Malcolm Thompson, the general manager of the Peninsula Hotel in Tokyo says that while business travelers are much in evidence, the type of free-wheeling and free-spending guests the Peninsula relies on are sparse on the ground.
“The number of corporate travelers is almost the same as last year,” says Thompson, “but there is about a 95% drop in leisure travelers, and it’s the leisure travelers who book out suites.”
He added that when the tourists do come to Japan, they go to places like Kyoto, Osaka and Fukuoka, rather than Tokyo.
The Peninsula has a 61% occupancy rate in October, mainly of corporate travelers, compared to a 71% occupancy rate in October of last year.
Eugene Yamashita, who owns Ampac Tours in Seattle and specializes in arranging individual and group tours to Japan and China, agrees with Thompson.
“We’re seeing some revival of interest,” Yamashita says, “but much of our activity seems to be business travel related, and at least in the higher-end, group and individual tours to Japan still haven’t recovered since the earthquake, subsequent tsunami and nuclear crisis.”
Perhaps it’s a matter of cost.“We ran occupancy rates of over 90% through much of September and now into October,” says Kisabuto Minato, owner of Kimi Ryokan. Lonely Planet called the Kimi Ryokan, “the best place to stay in Tokyo for budget travelers.”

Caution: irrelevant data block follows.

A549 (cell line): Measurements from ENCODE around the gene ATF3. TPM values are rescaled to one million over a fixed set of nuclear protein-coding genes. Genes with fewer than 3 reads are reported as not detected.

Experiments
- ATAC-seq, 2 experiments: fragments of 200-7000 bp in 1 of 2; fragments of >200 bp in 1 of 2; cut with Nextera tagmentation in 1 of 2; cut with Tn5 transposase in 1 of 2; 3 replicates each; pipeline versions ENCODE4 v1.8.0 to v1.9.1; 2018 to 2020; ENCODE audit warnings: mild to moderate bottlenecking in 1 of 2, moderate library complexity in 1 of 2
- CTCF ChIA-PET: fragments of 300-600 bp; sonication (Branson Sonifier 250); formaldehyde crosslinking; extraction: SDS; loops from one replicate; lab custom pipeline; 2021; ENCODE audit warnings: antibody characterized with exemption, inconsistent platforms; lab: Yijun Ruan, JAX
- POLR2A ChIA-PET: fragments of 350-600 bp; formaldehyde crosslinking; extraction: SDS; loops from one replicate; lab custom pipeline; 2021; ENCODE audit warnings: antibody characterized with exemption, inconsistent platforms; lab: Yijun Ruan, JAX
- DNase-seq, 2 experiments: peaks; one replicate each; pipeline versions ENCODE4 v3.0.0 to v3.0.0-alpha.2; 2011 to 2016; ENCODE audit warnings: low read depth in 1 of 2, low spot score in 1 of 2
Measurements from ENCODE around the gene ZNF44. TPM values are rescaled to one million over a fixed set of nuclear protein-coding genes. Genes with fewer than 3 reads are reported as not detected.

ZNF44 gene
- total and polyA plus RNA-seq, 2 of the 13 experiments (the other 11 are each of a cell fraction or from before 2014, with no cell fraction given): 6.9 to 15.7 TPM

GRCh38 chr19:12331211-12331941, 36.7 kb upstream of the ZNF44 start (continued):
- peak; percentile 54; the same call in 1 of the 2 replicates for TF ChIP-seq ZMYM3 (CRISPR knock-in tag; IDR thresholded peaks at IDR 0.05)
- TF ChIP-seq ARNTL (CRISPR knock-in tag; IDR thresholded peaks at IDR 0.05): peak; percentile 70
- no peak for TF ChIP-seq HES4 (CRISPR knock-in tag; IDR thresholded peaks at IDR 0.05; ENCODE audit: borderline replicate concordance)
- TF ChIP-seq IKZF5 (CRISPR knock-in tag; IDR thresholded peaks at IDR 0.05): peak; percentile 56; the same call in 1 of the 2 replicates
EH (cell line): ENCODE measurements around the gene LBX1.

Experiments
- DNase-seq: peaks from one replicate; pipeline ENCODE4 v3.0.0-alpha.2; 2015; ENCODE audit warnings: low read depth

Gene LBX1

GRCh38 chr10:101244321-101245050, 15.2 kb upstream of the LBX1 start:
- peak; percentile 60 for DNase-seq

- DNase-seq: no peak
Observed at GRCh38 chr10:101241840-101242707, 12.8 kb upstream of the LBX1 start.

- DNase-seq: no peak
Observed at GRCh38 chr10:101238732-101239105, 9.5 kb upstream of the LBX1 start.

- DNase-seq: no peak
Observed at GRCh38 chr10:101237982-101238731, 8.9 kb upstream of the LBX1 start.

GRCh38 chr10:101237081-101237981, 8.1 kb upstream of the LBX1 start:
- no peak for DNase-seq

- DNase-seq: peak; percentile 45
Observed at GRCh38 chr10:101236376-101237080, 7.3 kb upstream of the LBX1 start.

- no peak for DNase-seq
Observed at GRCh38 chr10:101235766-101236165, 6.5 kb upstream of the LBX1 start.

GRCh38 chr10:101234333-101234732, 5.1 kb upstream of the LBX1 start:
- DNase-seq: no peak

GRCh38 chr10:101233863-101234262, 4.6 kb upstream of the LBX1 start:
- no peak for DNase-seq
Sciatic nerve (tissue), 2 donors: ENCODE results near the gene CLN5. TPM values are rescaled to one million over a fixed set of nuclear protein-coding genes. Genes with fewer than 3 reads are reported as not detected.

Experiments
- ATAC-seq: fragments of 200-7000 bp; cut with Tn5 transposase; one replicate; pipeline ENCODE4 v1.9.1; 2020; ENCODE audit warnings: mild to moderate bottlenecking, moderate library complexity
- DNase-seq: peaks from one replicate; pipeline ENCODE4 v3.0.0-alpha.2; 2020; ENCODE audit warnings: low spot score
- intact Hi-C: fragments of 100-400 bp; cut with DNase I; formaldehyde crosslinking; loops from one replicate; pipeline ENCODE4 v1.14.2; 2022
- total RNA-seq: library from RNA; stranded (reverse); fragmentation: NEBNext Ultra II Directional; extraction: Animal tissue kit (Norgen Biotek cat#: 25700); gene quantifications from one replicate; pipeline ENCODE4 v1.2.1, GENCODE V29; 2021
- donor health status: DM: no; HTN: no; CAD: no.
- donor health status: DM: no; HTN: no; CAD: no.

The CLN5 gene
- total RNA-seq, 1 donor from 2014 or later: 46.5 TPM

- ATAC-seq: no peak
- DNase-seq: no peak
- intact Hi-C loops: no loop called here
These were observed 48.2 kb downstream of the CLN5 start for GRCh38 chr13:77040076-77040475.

Minato added that when Fukushima occurred, they cut their prices deeply, as did the other budget hotels near them. Prices at Kimi start at 4,000 yen ($52) a night.
“Even with the very costly exchange rate, accommodation in Japan has never been cheaper,” he says. “There are bargains everywhere, including Kimi.”
A short stroll through a neighborhood in Tokyo where there are several other budget hotels, such as House Ikebukuro and the Chang Tee Inn, some of which cater specifically to Taiwanese travelers, shows prices are down and bookings are up. Everywhere is nearly full.
“Despite some lingering concerns about Fukushima, and the concern everyone has over the world economy, there has probably never been a better time to visit Japan,” Minato says. “Everything is still beautiful and rooms are now very cheap.”
That is, if you can find a place at one of Tokyo’s budget hotels.
“We were so booked up last week,” Minato said, “that I had to give up my own room to some last-minute travelers and sleep in the office.”